This guy seems to use different OS's and different browsers every time, some of them don't even support JS or WebGL, can change his IP on the whim (Which is IMHO the only advantage of having a dynamic IP - others might need a masking proxy aka "VPN" to do that) and sometimes changes stuff like his geolocation etc. pp.

    Fun aside:
    No I don't do that on a regular base, but as you can see it was all done all with the same browser, even a clean install (yes, I forgot to switch the language, was only meant as quick QED) and on the same OS. So, if we really need to pretend to be someone else, we can do it - but usually it is sufficient to just kill all that tracking **** they store in Cookies, Web Databases, Local Storage etc and maybe occasional light script blocking to throw them off a bit.

  • Apropos of privacy. You know what would be great? If you could add a password to the stack cards.

  • Moderator

    @fang What are the stack cards?

  • @ayespy: I mean this: (I apologize for the bad description)
    I call the stack "Work" or something similar. I set the password and no one can see what cards are inside.

  • Moderator

    @fang I see. In English, that would be a tab stack. You can make a Feature Request.

  • - Ambassador -

    Great article!! Well written and presented.
    Looking forward to the rest of the series.

  • - Ambassador -

    @luetage: Another is:
    EFF also have many other resources for users interested in Privacy/Security.

  • - Ambassador -

    @lonm: My last test with Vivaldi:

    How well are you protected against non-consensual Web tracking? After analyzing your browser and add-ons, the answer is ...

    Yes! You have strong protection against Web tracking, though your software isn’t checking for Do Not Track policies.
    Help us defend the Web against tracking:

    Test Result
    Is your browser blocking tracking ads? ✓ yes
    Is your browser blocking invisible trackers? ✓ yes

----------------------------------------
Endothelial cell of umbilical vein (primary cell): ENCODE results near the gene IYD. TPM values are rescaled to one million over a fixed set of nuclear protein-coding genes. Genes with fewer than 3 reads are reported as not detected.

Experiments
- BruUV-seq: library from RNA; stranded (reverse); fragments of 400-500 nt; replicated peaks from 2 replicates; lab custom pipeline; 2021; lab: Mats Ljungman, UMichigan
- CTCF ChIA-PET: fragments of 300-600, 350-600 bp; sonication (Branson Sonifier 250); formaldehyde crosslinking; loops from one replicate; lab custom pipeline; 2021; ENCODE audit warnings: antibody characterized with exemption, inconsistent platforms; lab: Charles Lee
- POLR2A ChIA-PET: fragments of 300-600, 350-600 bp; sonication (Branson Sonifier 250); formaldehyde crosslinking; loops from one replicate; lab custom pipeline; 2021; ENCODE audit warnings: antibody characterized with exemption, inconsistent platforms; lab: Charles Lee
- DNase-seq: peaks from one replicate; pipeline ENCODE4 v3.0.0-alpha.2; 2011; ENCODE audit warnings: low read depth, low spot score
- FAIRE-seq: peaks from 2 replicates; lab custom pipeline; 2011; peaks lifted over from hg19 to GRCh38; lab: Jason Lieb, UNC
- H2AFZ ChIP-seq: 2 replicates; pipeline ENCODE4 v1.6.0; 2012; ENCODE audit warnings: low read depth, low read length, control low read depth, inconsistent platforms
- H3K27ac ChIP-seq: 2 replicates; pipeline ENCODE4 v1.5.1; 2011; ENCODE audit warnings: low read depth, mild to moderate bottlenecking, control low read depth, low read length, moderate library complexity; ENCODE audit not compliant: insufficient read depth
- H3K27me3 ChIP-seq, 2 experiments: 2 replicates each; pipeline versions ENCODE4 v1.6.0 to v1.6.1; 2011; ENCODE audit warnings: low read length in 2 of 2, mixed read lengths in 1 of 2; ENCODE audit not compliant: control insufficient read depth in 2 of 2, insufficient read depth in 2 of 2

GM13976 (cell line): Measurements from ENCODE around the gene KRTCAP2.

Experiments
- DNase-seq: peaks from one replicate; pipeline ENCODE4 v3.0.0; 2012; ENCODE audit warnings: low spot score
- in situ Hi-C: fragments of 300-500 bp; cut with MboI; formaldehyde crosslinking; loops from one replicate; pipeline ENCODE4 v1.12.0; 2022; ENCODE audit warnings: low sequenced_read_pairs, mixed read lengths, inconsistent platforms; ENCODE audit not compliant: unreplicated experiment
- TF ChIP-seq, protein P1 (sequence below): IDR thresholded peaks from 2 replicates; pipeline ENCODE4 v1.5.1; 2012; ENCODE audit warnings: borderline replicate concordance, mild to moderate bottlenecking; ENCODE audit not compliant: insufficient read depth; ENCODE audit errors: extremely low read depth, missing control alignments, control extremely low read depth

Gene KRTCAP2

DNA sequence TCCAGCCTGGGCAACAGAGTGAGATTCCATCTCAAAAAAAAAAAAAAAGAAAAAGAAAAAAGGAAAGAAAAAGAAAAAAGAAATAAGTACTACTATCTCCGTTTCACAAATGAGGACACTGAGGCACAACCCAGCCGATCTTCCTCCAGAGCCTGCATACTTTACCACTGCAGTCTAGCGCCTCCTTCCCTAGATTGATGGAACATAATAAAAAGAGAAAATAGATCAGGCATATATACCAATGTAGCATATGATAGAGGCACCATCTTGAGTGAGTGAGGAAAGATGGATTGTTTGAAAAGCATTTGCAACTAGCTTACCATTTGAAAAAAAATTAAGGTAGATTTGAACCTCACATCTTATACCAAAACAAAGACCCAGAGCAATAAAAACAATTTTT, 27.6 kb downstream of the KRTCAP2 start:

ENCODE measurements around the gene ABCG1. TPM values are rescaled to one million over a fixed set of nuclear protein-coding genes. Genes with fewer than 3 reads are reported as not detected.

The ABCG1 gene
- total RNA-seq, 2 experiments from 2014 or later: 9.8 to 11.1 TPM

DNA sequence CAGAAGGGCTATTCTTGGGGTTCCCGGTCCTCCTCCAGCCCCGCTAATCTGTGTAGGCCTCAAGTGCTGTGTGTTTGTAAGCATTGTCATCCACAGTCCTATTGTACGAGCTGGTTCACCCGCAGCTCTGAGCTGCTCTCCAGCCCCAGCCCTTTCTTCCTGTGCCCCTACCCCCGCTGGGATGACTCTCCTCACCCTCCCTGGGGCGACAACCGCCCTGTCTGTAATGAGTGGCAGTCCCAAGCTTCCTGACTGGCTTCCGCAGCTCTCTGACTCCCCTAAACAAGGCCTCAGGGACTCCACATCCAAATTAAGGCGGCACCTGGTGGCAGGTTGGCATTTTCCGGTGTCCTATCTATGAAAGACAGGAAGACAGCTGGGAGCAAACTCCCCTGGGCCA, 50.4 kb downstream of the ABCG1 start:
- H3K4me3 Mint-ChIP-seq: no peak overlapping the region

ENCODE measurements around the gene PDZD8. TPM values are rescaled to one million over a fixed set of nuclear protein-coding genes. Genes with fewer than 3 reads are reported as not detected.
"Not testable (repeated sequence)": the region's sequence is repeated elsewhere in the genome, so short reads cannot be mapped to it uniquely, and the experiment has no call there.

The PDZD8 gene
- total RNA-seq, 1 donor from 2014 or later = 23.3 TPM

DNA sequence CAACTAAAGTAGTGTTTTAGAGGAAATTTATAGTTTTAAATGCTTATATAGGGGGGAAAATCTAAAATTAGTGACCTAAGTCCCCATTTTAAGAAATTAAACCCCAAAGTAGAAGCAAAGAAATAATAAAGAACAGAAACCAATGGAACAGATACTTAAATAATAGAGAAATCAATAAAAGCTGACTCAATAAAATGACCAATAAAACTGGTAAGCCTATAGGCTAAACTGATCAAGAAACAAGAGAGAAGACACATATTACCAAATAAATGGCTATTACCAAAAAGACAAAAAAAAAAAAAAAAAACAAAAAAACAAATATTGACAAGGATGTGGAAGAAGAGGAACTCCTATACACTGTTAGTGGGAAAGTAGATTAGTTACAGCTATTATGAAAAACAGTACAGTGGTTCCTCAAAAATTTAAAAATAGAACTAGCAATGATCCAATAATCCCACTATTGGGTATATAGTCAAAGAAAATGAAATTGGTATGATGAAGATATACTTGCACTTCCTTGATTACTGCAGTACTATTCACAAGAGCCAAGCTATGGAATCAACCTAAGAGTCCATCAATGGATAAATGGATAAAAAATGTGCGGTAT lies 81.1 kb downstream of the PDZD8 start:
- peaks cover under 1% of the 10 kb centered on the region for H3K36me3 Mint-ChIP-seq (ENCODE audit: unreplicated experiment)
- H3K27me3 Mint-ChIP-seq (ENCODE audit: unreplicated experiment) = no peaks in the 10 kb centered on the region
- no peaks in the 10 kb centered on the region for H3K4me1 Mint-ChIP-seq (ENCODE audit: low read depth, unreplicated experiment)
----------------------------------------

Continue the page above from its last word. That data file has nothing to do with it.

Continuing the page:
Does your blocker stop trackers that are included in the so-called “acceptable ads” whitelist? ✓ yes
    Does your browser unblock 3rd parties that promise to honor Do Not Track? ✗ no
    Does your browser protect from fingerprinting? loading...

    The fingerprinting did not finish or failed. Or perhaps I did not give it enough time.
    Also I find DNT rather useless as it is neither adhered to by most sites nor is it enforced in any way.

  • @greybeard DNT is completely useless. I haven't heard of one single site which respects this setting. Google introduced it and doesn't care about it either afaik. If anything it gives another indicator for fingerprinting 😃

  • I still see a way to go from here. Mozilla removed the battery API because of fingerprinting. It has other disadvantages. I.e. Uber uses the battery API (of android) to raise the price when you're low on battery.

    Regarding the user agent ... my current one is: Mozilla/5.0 (X11; Linux x86_64) AppleWebKit/537.36 (KHTML, like Gecko) Chrome/65.0.3325.183 Safari/537.36 Vivaldi/1.96.1147.19

    This has the exact Webkit Version chrome is emulating, the exact chromium version to the minor-patchlevel and the vivaldi version to the minor patchlevel. Furthermore it includes my platform and processor architecture and even the window system.

    Does a site need to know if I use X11 or wayland? Does it need to know my architecture? Or the OS? Why is the Vivaldi-Version not truncated to major and minor and the chrome version can even be truncated to major alone. Safari could be dropped from the user agent, as it is a legacy part from where chrome were mostly unknown anyway.

    I think user agent sniffing is long dead, HTML and Javascript is progressing to fast to make it feasible to use the user agent as criterion. a simple "Vivaldi" would be enough. Or completely dropping the header, if you want to be bold.